Where I was just like… I don't give a f*ck what no one thinks. I'm so used to being judged and everybody around me having an opinion, whether it's people I work with, people in the industry, fans, it's always a f*cking opinion.

When I cut my hair, [that’s] when the I don't give a f*ck came into a whole ‘nother level. I wouldn't call it revenge, but I've been through so f*cking much that I want to prove and show who Coi Leray is and what I'm capable of.

Maybe it's not revenge, but you finally claiming everything you've been working toward.

Yeah. I'm planting my own flower garden right now. F*ck getting the flowers from anybody else.

And maybe it wasn't your breaking point, but your breakthrough. Do you know that Coco Chanel quote, "A woman who cuts her hair is about to change her life"? That's the energy I got when you cut your pixie and then dyed it teal.

And yo, I'd always told myself I would never bleach my hair. That's how I know I was in a place where a lot of sh*t didn't even matter no more, including my f*cking hair. It's just hair. It's going to grow back.

<cite class="credit">Photographed by [**Bea Oyster**](</cite>
Photographed by [**Bea Oyster**](

This new era of Coi also feels like there’s been an evolution in your fashion and your styling.

Looking back at all my old sh*t and my old videos, I'm like, "Yo, I was always the same." I'm just getting older. I need to bring [fans] more into my world so they can actually grow with me to understand my growth, because they see me getting older and changing, but they don't understand why. That sh*t bothers the hell out of me.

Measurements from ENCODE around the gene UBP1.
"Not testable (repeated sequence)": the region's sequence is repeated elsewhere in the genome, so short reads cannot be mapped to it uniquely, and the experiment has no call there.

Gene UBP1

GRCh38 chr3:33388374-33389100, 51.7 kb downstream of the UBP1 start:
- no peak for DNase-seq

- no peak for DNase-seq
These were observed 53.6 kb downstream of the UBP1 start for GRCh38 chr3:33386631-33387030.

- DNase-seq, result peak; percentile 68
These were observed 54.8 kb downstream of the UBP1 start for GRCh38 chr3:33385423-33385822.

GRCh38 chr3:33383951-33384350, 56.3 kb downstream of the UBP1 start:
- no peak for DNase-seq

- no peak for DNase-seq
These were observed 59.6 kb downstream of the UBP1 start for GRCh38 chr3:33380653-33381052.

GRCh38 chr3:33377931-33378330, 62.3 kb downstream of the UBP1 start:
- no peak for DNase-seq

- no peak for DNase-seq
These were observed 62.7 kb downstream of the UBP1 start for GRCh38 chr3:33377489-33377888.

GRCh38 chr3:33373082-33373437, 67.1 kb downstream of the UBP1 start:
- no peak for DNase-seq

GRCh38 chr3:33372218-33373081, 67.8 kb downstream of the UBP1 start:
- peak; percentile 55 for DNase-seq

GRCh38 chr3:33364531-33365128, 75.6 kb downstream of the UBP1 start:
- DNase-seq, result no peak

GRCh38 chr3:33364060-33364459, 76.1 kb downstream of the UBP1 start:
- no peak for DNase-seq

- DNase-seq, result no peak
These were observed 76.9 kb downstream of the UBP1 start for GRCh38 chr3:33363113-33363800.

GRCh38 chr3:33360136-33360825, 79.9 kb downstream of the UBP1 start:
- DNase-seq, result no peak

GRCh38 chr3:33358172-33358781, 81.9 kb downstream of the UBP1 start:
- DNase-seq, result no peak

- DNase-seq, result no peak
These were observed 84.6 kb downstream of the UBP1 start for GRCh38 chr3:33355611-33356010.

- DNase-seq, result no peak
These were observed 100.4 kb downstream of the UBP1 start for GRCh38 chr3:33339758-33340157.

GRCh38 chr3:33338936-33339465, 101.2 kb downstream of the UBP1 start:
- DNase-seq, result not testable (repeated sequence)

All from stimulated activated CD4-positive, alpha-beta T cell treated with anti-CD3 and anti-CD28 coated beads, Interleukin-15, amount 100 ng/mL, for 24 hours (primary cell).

I went from dinosaur covers on my nipples, to walking with my nipples out in a sheer chic dress at YSL. It's a certain way you gotta start moving as you get older. It's chess, not checkers. I don't think anything changed [about me]. I'm still finding myself [aesthetically] as an artist.

A lot of my biggest, successful moments happened so fast in my career that people didn't really give me a chance to grow. People hold me to a certain standard. [But] that's the process of artist development and someone going through life — I still have to go through real life sh*t, too, at the end of the day, and they don't know what I go through.

Are you looking forward to being more vulnerable with your fans?

That's what this whole tour is about, tapping into those fans and communicating [that] with them in the best way I can, whether it's in the music, a moment, a meet and greet, on stage [in between songs]... The ones that really f*ck with me and the ones I inspire, [they are] the ones who I'm gravitating towards. I think I gravitated towards too much negative sh*t, situations, people. But I'm back on f*cking track, focused on me.

Earlier this year, you became a two-time Grammy nominee. I know you said you never really go into things looking for validation, but that level of recognition is something that some people just never get.

Right. It was a life-changing moment. Getting nominated was a blessing — regardless, win or lose, it was another accomplishment in my life, another way to prove to myself that you gotta keep going. Imagine how much more I could show the world [of] what I’m capable of, if this is what I’ve done this far. The Grammys is major motivation.

It's manifestation. You get to touch these rooms, touch Coachella stages and Grammy stages, be around and have conversations [with] people that see you, icons that get to see you. That's the most special part about that. Like, yo, what's next? I want to win next time. I want to headline next time. I want to do this next time and make it bigger. I want that number one, I want that number five. It makes you want more.